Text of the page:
Introducing myself

This post might look strange but a regular reader of my blog asked me asked to clarify about myself – because, apparently, there are some confusions among those who never met me, between me and other namesakes (those who are also called Dorji Wangchuk). In fact, many people ask me about a book, which was written by another Dorji Wangchuk (dean at Paro College of Education). The confusion is further aggravated after I entered the teaching profession – when I got associated with Sherubtse College. And also, of late, because I have been writing extensively on education and teaching.

So, first of all, I am not a career teacher. I have never been one until my short stint in Sherubtse where I taught three classes for three semesters. I never studied in Sherubtse either. I used to joke with my students there that I didn’t qualify for Sherubtse but became qualified to teach there.

My background is in engineering. All my formal education, except the current one, is in technical field. Right from the primary classes to matriculation from Kharbandi to Dewathang Polytechnic and to advanced university studies in Italy, I did carpentry, welding, metal works, electrical engineering, telecommunication and microelectronics. Furthermore, in the school I went (Don Bosco Technical School in Kharbandi) from 1974 to 1982 I also studied English, History, Geography, Physics and Chemistry, which gave me some grounding me in language and literature. It is pity that these subjects have been removed and technical and non-technical fields are so compartmentalised nowadays.

I started my working career as a junior engineer in Radio NYAB in 1985 and was part of the team that launched the Bhutan Broadcasting Service (BBS) – a year later. In 1987, I was awarded a fellowship to undergo higher studies at the University of Bologna (Italy). I returned home in 1995 with a laureate degree and resumed my job in the BBS. I worked as head of transmission, project manager, chief engineer, general manager leading the team that brought both FM radio and television to Bhutan between 1999 to 2002. In 2003 I moved to documentary production and journalism – producing some 25 documentaries and hosting 112 shows on BBS – Q&A with Dorji Wangchuk. I resigned in 2006 to start Centennial Radio and pursue an independent career. I also wrote some 120 columns – mainly for Bhutan Times. My freelance life was, however, short-lived when I was called back to the government again – as the Director for Royal Office for Media, His Majesty’s Secretariat from 2009 to 2013.

After my service at the Palace, I taught for three semesters in Sherubtse College and then worked as a Dean at Royal Thimphu College for one year. These two places inspired me to go back to classroom and that is when I started working again towards another advanced degree – but this time in another field – communication. Speaking of my zeal for learning, it is not for the fancy title (I have the “Doctor” title from my degree in Italy, which I never used – or cared for). I am pursuing this academic works in communication to consolidate the rich professional experience I accumulated in engineering, mass media, public affairs, governance, etc. into some scholarly works that could contribute to the national narrative – and to the discourse on nationhood and nation-building.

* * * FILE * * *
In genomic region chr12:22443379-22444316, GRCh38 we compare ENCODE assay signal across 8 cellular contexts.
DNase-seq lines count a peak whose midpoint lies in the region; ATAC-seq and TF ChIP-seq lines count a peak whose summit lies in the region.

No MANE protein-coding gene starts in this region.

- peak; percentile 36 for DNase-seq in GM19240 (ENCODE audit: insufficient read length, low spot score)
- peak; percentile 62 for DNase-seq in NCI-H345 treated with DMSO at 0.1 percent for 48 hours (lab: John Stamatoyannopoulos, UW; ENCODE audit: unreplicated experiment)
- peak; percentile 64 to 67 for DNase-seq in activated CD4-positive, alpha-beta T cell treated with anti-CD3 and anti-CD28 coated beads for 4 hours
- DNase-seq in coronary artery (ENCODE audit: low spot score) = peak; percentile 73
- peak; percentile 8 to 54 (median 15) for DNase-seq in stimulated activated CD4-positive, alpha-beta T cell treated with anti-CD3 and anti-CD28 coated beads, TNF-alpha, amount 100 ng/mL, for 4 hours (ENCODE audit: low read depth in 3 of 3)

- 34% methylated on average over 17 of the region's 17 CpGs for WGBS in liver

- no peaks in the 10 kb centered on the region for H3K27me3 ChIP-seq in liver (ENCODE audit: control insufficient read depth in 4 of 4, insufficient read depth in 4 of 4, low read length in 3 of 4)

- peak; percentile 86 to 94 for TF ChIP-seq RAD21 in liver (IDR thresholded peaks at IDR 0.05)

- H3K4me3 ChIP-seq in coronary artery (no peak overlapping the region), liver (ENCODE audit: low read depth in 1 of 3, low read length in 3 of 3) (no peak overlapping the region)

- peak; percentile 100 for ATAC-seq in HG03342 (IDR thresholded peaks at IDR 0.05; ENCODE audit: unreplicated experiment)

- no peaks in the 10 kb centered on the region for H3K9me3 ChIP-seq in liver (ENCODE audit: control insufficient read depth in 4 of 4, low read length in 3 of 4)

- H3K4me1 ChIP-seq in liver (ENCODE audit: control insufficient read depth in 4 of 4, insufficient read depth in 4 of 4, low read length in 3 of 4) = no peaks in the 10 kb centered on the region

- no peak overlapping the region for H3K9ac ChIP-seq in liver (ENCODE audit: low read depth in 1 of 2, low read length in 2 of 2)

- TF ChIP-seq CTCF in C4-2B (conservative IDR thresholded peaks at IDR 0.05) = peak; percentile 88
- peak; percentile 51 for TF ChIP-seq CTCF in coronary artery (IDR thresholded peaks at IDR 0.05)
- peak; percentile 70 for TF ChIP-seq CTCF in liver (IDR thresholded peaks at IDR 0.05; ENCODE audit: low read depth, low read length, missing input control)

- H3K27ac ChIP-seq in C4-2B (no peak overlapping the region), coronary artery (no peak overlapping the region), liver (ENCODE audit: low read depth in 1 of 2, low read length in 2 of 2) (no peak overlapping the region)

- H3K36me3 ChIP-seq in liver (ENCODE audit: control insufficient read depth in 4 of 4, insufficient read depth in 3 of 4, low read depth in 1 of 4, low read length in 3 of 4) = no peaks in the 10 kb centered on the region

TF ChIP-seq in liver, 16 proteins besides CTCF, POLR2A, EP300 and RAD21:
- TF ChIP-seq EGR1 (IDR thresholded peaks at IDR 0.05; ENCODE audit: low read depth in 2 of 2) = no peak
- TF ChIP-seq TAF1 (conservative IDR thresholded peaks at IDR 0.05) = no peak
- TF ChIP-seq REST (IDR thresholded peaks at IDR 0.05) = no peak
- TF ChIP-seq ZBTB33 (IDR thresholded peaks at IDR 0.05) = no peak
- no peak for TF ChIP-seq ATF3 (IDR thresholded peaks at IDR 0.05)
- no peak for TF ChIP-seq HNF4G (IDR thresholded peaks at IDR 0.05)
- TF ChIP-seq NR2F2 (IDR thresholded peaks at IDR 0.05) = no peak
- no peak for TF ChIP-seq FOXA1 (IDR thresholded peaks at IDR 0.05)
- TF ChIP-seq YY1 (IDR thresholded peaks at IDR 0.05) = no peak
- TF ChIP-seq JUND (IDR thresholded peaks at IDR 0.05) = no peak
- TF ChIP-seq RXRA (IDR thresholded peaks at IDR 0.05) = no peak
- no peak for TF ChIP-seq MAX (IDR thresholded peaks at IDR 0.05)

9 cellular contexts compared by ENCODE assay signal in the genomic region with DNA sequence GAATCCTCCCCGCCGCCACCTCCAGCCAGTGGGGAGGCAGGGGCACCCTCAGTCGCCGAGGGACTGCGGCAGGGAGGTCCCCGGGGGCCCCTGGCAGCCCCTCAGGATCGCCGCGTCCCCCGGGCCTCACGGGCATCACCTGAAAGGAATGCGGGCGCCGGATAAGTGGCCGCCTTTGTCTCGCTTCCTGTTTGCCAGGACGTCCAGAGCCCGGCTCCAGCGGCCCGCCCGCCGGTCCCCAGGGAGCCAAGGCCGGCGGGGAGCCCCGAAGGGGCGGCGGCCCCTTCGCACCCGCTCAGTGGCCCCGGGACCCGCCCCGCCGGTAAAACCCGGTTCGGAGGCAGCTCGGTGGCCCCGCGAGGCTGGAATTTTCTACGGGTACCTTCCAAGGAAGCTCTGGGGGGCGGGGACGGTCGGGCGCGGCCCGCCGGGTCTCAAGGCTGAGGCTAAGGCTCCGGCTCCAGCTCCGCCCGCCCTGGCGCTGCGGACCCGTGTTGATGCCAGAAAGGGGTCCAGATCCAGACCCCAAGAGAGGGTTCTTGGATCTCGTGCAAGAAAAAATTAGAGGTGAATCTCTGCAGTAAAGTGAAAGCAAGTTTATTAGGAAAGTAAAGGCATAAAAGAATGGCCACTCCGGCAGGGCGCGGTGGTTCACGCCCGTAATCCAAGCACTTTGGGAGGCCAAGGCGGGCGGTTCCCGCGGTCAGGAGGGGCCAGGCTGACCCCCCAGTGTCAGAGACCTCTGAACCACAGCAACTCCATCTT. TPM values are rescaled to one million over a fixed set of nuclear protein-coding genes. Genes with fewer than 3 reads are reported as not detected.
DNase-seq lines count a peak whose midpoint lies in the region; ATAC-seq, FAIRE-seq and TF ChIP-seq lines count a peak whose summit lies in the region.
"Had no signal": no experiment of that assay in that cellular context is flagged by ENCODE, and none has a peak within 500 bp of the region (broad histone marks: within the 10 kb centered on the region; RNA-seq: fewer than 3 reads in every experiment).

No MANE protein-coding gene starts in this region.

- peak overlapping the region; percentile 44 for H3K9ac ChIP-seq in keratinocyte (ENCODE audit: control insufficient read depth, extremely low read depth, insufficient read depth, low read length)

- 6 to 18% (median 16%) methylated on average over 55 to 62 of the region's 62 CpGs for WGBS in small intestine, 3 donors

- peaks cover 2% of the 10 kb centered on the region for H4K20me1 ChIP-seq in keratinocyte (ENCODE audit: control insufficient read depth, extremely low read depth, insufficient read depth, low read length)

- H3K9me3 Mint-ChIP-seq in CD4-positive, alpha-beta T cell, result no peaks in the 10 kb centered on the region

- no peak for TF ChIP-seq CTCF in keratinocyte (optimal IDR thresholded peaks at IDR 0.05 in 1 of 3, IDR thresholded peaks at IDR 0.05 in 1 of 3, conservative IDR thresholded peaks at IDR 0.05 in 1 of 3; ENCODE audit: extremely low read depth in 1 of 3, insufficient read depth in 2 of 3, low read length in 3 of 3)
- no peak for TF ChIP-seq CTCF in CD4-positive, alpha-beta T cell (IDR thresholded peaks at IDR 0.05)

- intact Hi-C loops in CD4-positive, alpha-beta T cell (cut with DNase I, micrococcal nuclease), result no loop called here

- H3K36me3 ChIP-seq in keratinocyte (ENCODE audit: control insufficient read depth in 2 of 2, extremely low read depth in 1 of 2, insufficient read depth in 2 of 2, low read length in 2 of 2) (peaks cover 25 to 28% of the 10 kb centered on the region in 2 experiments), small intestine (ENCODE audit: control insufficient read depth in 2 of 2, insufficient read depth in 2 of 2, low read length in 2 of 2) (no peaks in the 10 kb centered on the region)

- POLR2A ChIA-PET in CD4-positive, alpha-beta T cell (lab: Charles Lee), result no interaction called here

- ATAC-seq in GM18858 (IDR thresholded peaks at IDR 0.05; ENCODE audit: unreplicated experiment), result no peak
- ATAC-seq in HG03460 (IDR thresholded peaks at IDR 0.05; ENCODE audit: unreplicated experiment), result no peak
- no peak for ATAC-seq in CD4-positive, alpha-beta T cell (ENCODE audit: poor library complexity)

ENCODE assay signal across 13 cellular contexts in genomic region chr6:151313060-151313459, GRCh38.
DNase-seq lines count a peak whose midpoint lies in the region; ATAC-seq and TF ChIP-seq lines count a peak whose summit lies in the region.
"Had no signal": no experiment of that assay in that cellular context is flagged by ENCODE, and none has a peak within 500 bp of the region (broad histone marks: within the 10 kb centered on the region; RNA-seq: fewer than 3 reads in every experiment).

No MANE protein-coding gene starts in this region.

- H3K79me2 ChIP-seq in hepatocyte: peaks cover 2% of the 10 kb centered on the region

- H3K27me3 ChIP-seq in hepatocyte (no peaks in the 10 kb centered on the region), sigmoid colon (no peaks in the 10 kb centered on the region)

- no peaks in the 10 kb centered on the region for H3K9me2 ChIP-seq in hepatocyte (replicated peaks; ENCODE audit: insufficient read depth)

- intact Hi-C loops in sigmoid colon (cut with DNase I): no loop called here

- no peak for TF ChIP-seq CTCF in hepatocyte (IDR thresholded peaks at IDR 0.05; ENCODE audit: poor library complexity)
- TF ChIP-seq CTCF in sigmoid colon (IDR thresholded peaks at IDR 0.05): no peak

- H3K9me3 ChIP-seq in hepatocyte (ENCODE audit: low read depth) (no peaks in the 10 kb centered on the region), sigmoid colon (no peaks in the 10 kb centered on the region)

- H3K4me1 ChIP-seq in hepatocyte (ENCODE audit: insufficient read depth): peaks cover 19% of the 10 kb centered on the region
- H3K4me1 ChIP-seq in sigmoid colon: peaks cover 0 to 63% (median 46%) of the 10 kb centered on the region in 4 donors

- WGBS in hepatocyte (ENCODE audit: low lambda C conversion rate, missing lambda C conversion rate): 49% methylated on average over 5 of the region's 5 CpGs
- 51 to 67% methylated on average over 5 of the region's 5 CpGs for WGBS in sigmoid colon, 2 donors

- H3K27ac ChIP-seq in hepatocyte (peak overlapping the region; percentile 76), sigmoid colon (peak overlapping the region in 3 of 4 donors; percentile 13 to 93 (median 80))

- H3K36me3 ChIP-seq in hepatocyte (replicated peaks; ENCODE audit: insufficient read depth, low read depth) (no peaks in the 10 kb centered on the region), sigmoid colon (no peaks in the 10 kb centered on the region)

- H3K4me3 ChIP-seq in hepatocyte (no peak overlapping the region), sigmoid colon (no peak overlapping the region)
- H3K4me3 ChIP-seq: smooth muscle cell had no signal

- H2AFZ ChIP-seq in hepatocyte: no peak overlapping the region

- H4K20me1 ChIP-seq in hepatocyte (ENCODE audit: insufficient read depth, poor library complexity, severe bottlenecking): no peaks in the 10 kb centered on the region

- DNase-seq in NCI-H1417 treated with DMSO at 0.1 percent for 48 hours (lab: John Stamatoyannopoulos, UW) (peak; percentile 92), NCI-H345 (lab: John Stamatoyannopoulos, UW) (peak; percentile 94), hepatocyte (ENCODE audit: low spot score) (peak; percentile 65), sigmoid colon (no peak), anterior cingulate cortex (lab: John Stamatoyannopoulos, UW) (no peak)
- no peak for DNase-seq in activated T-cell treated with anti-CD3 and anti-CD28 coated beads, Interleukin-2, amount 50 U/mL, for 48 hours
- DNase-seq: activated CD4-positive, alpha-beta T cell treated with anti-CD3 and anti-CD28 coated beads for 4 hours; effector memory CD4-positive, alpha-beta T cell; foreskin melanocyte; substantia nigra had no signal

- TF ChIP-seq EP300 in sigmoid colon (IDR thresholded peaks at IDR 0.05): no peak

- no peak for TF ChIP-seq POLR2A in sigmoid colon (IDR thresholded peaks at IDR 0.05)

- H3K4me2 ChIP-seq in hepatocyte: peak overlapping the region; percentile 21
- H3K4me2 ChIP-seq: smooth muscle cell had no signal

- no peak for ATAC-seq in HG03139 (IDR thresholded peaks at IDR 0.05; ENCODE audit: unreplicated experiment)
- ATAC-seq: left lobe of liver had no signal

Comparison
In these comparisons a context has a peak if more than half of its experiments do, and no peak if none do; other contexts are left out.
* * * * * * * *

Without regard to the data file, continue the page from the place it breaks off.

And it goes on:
What next? Well, honestly, I haven’t really decided what to do next. I have done a lot in my life, and been through a lot too. I guess, as John Rambo puts it, I will take my life day by day. It is still an open book. But a story worth a read.

Don Bosco boysIV - Version 2

Barefoot and broke, Kharbandi Technical School, 1979


Sportsman of the Year,


First job, Radio NYAB, 1986


Footballing my life away, Italy, 1990


Launching BBS TV, 1999

BBS Days 001

Larry King of Bhutan, Production meeting for Q&A with Dorji Wangchuk, 2003


First International win, Tokyo, 2003


Meeting Indian Premier, Delhi, 2009


Praying with HM, Japan, 2011


Teaching in Sherubtse, 2014

Photo on 30-11-2017 at 5.30 PM

Young scholar, Macau (China), 2016 – till date

From Wise Man to Lama

The newly-built road to Lamga seems painstakingly carved out of a rocky vertical cliff that one miss could take you flying straight down to Harachu river. However, my host and driver, Chorten Tshering, is hardly bothered by it. He is rather proud and happy. “When I first landed here as a groom, I was asking God what I had done in my past life to be transplanted all the way here from Mongar?” he says with a beaming smile. “Now I don’t even think of my native village anymore.” sdr

Chorten Tshering, popularly known as Kota, married into a family in Lamga and is now the de facto leader of the community. His father-in-law, Mindu, who died two years ago, had led them before him. My association with this community started in 2008 when I was volunteering for Tarayana Foundation that was building them homes, sending their children to school and teaching them health and sanitation among others. The Lamgaps are simple innocent folks who depended on Mindu for every wise decision. And with him gone, Chorten Tshering and I decided to fill the void – as wise men of the village. Sharp, quick and resourceful, Kota learnt to drive in few days. When the Gewog Administration implemented the farm road in the valley, he befriended and invited the bulldozer driver and the site supervisor in his house and lavished them with food and drinks. Although Lamga has been trailing behind other villages in every aspect of modern developmental works, it became the first village to be connected with a motor road in the valley. “The government may provide the budget but it is the hands of the people on the ground as to how the road should be built. If we treat them well, they would go an extra mile to do a good job,” he explains. Even before the road was through, he bought a used Bolero and was ahead of the game.